Assessing Buried Aviation Fuel Tanks for Fitness For Purpose

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In 1941, during the second world war, an aviation fuel storage tank was built to store Avgas, or aviation fuel, to supply the US Air Force. The design of the tank is typical of a British wartime storage tank. Earth was mounded over and around the tank and grass grew providing camouflage from enemy aircraft. The roof of the storage tank was reinforced with a concrete lining. Taken out of military service during the early 1950s, the buried tank was reinstated for commercial use in 1953. The tank has remained in commercial use since 1953 and has been used to hold aviation fuel reserves for one of the world’s busiest airports.

The Challenge

Determine condition of large, semi-buried aviation fuel storage tank located in southern England


Semi-buried bulk fuel storage tanks

Regular fuel sampling indicated an increase in water content over the years, and the tank owner/operator had concerns about the integrity of the tank’s roof and internal roof lining. No formal inspection records were currently available for the tank; its condition was unknown. An internal survey of the tank was required to determine its current condition and determine its fitness for purpose. The owner would need to take the tank offline, evaluate the inspection results, make any repairs required, and return the tank to service within a very tight timeline.

The Solution

Magnetic flux leakage, ultrasonic testing, visual and magnetic particle inspection for comprehensive assessment of entire tank


Underside of floor cutouts showing underfloor corrosion
Characteristic circular staining around weld highlights pinhole type leak

With access provided to the cleaned tank, inspection was performed utilizing advanced Silverwing instruments. Visually, the floor plates appeared to be in excellent condition considering the age of the tank. However, a Magnetic Flux Leakage (MFL) survey identified multiple areas of tank floor that had been attacked by underfloor corrosion. The most severe corrosion was recorded at 75 percent loss of the nominal plate thickness. Several coupons were selected to be cut from the floor, and physical measurements verified the accuracy of the MFL results. Despite the severity of corrosion, results showed that most of the corroded regions were limited to isolated or localized areas, so the tank was deemed repairable.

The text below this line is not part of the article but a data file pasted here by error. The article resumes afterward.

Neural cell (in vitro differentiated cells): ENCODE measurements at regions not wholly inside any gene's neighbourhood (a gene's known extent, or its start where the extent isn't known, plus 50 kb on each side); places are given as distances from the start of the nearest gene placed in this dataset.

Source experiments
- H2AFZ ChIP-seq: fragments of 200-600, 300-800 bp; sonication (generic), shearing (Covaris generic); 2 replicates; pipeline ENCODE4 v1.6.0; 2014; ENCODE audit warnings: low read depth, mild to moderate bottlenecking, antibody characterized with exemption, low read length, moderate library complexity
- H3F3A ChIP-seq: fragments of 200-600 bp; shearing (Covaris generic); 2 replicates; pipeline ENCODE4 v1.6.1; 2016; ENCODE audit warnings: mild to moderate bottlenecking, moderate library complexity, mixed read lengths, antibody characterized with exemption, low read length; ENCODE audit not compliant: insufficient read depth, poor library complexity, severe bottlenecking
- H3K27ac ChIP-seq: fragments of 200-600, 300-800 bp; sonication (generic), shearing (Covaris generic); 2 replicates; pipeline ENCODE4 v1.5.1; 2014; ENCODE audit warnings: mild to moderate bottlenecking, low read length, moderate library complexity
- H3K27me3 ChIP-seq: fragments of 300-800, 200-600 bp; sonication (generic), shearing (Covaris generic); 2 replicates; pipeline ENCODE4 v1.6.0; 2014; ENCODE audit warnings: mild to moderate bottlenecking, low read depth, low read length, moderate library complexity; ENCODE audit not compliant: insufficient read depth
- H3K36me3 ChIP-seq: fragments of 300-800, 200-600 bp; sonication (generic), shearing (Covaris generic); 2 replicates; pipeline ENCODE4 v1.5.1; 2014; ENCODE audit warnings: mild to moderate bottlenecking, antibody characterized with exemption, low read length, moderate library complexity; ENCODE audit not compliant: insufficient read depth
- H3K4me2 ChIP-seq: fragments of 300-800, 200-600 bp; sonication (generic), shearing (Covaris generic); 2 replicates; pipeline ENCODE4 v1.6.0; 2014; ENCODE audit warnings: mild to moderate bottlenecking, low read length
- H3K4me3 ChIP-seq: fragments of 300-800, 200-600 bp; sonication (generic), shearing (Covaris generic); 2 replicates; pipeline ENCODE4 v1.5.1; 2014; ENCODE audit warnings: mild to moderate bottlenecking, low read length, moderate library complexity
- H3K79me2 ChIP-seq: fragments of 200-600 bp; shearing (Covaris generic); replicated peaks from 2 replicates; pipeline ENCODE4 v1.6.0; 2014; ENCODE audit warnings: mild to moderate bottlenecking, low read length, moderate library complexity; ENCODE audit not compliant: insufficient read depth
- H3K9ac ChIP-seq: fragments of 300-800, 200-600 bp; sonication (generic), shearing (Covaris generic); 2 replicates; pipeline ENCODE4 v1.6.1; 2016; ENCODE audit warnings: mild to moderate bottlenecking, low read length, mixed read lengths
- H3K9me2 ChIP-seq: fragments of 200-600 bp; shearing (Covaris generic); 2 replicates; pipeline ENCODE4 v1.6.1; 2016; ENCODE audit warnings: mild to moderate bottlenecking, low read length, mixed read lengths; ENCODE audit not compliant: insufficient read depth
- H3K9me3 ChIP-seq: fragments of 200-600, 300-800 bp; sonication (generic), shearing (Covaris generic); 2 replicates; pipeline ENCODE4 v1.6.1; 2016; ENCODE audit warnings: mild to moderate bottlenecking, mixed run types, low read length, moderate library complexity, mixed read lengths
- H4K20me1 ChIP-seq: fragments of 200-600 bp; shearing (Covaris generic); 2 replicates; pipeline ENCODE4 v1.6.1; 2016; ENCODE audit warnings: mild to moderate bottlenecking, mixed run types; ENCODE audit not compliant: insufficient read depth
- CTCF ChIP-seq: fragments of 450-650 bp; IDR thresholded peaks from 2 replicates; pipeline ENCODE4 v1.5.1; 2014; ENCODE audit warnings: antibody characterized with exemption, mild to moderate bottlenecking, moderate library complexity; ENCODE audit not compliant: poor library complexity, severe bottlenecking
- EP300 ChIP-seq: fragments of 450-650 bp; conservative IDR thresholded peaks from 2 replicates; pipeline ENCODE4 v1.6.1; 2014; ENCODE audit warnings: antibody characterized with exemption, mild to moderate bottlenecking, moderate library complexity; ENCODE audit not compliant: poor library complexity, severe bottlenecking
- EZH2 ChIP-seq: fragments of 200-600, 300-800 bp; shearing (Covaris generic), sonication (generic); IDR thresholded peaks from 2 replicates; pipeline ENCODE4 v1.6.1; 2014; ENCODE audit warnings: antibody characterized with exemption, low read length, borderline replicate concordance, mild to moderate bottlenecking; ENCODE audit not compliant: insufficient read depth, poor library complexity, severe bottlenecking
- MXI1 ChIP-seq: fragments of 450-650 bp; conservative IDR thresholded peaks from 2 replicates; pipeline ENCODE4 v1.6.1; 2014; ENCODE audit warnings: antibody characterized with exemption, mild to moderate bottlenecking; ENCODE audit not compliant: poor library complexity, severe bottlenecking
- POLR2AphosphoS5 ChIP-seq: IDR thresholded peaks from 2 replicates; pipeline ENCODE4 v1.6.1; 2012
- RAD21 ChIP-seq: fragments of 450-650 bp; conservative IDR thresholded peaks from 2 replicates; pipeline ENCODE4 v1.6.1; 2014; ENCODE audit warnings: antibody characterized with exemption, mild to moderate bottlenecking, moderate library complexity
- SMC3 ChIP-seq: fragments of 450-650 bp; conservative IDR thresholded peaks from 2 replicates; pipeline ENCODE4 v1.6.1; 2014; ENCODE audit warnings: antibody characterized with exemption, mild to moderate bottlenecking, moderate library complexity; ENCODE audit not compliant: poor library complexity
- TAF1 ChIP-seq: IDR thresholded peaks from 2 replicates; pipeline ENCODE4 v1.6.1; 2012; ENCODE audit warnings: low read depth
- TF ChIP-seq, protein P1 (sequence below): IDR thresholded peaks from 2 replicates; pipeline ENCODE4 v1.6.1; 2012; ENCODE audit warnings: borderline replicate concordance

Ultrasonic Testing (UT) was employed to survey the tank shell with no significant thinning detected. A leak was noted on a shell plate weld during this inspection. Although the perforation in the weld was extremely small, it was easily identified by a characteristic circular damp area caused by leaked product being drawn back into the tank due to capillary action. This was remedied using a “chemical metal” compound.

Visual inspection of the roof lining did not reveal any suspect areas; however, a continuously damp area on a floor plate led to the detection of a roof leak. The area was excavated and repaired externally.

Inspection results showed that except for the floor plates, the tank was in relatively good condition considering its age.

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Benefits

  • Complementary technologies offer confidence in data to take corrective actions and have auditable record

The tank owner was able to leverage the reporting software to make several cost calculations based on different repair scenarios by using the corrosion display filters. The software was set to display defects more than 40, 50 or 60 percent loss. At each display threshold, the owner calculated the time, material, and labour costs required to repair the corroded areas, able to make informed decisions based on repair costs versus expected service life.

Due to the semi-buried nature of this tank, the owner was able to take more cost-effective measures than replacement offered. All corrosion more than 60% loss was repaired, and a five-year internal inspection regime was introduced for all tanks onsite.

A comparison of results later showed that the underfloor corrosion had not grown significantly between inspection. The tank owner was able to use software reporting tools for tank comparison and patch plate design to make calculations within a matter of hours rather than a matter of days as was the case during the initial inspection.